By Ekta R. Garg
December 7, 2016
Rated: Borrow it / 3 stars
A woman goes through the harrowing experience of first learning that her daughter was killed and then sitting through the killer’s trial. Although the police deem the case airtight, later the mother must deal with certain unsettling facts that make her wonder whether the right person got tabbed with the crime. Author Eleanor Gray makes her thriller debut with the mostly satisfying book Don’t Tell Anyone.
Grace Neville has lived through the worst life can throw at her. Her husband cheats on her and they get a divorce. Years later, their only daughter, Tara, is brutally murdered. The accused: Tara’s boyfriend, Jordan. Despite Jordan’s repeated assertions that he would never hurt Tara, the police use Jordan’s strong associations with a gang to make the natural assumption.
Finally, after Jordan’s trial, conviction, and sentencing to 18 years in prison, it seems as though Grace might have a chance to trying to spend some time understanding what her life has become. The debilitating loneliness threatens to overwhelm her, but she tries to take in one day at a time. After all, she’s experienced the most awful circumstances. Surely nothing can hurt or surprise her anymore.
Nothing—except the fact that Alan, Jordan’s father, shows up on Grace’s doorstep insisting on Jordan’s innocence. Grace wants to dismiss him and his audacious claim, but as he talks a small worm of doubt begins to wiggle its way into her certainty. When someone breaks into her apartment and goes through Tara’s things, Grace begins to realize that Alan might be telling the truth. Or some version of it anyway.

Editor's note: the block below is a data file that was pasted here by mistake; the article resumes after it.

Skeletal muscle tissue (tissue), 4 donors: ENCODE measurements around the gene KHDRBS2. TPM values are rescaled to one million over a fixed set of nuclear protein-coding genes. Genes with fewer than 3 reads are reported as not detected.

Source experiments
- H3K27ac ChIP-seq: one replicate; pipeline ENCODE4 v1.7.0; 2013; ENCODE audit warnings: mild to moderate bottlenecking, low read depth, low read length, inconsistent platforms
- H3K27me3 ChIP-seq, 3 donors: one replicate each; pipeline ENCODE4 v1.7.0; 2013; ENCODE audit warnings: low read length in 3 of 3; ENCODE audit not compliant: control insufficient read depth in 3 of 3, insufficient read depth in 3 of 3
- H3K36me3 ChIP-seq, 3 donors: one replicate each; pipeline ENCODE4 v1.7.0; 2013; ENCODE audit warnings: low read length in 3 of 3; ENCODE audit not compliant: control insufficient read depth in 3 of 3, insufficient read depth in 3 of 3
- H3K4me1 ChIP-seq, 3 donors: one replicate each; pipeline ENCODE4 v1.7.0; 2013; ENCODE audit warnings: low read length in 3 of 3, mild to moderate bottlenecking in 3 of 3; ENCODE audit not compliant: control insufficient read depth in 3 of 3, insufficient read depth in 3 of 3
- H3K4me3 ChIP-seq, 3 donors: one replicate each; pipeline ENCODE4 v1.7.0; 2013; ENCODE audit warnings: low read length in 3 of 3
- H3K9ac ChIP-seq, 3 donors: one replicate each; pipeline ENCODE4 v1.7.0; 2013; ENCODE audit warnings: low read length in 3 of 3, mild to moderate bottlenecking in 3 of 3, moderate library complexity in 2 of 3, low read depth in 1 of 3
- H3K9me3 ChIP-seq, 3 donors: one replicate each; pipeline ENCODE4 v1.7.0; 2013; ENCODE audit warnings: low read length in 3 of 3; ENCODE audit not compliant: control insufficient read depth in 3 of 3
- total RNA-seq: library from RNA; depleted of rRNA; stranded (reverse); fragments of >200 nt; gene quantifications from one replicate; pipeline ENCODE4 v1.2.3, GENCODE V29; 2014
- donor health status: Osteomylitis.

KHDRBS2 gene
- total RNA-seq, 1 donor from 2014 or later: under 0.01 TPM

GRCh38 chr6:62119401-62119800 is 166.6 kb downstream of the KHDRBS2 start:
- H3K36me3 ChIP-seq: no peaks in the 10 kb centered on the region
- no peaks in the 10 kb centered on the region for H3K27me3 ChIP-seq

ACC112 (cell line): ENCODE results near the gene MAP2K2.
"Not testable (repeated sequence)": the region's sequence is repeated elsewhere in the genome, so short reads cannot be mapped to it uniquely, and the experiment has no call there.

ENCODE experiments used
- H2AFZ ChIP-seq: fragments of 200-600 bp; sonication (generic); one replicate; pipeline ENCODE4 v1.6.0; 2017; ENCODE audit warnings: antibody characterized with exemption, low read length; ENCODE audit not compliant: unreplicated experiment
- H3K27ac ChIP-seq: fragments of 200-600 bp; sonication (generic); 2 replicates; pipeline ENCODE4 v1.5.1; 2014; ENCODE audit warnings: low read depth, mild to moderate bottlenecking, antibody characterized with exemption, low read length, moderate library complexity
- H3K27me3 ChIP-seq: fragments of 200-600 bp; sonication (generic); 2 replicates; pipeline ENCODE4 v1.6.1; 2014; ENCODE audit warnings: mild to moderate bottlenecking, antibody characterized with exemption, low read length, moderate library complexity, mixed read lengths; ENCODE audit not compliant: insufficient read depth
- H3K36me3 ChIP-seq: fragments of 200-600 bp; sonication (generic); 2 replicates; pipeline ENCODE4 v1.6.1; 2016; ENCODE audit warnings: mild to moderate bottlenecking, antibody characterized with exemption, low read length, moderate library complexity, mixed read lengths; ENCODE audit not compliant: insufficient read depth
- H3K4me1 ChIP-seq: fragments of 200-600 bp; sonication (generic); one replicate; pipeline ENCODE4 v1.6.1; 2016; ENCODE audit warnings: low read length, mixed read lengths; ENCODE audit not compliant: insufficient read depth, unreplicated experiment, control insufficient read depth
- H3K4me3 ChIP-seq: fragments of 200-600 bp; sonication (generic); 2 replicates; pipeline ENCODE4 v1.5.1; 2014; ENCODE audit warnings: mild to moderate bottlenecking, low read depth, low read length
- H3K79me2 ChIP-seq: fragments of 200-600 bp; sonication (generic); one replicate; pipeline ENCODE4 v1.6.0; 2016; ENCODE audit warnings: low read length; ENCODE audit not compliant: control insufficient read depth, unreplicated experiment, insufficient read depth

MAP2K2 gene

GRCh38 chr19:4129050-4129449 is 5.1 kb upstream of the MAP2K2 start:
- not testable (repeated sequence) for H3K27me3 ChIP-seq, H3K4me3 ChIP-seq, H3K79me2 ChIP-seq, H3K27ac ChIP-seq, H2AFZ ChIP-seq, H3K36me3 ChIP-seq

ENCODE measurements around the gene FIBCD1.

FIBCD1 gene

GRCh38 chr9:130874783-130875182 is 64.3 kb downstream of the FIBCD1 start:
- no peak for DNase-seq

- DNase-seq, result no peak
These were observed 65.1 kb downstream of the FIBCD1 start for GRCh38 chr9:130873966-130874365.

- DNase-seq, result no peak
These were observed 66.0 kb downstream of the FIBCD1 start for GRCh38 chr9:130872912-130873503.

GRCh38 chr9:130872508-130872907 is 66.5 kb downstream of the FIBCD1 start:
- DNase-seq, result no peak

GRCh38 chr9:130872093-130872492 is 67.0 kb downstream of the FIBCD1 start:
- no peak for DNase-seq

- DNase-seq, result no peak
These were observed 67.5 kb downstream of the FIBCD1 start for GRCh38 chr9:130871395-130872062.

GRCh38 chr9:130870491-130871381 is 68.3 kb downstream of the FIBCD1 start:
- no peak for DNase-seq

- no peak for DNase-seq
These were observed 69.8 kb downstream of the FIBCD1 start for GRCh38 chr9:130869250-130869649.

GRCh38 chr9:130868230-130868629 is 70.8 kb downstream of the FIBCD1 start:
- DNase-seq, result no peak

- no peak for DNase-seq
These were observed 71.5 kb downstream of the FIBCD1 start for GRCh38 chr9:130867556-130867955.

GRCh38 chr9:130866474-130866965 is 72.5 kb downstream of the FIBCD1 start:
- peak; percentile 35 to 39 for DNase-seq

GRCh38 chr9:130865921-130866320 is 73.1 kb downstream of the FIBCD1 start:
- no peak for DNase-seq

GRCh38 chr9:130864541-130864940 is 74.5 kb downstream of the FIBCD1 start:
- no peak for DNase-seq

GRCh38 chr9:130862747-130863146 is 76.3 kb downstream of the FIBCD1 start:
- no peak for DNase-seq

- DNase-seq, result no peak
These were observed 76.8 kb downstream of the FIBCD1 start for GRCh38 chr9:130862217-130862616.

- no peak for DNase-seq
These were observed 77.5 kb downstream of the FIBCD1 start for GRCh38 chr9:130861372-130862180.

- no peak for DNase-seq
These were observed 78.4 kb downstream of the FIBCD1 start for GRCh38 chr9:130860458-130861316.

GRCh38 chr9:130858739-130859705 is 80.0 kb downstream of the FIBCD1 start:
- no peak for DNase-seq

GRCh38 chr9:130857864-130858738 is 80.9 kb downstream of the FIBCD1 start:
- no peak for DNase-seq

As she starts asking questions and digging into her daughter’s life, Grace understands that the entire situation surrounding Tara’s death may not be quite as straightforward as she once thought. She tries to reach out to her ex-husband, but that becomes difficult because he still lives with his mistress. Also, something about her ex-husband’s caginess regarding his relationship with Tara doesn’t feel right to Grace. The entire thing, in fact, doesn’t feel right, but the answers she gets to her questions just keep leading to more questions.
Author Eleanor Gray keeps the line of tension taut in Don’t Tell Anyone. The title fits the book well. At every turn, main character Grace faces more secrets and more inquiries. She barely unravels one when another one comes right along to confound her yet again. Gray manages to convey Grace’s immense grief in Tara’s death while at the same time moving the story forward.
Because the story is set in England, Gray uses a great deal of cultural slang. Non-native readers might not recognize all of the phrases, but the context allows for enough inference. Most readers will probably enjoy the chance to indulge in a different vernacular, but occasionally they might feel lost during some non-essential parts of story. The slang definitely adds to the authenticity of Grace’s situation and state in life, however, so readers will most likely forgive Gray her choice to stay well established in that speaking style.
The antagonist will certainly come as a surprise, although the revelation of that person’s involvement in Tara’s death feels slightly rushed. Still, for the most part readers will enjoy the reliable pace of the book. I recommend readers Borrow Don’t Tell Anyone.
(I volunteered to write an honest, objective review of this book after receiving a copy from the publisher.)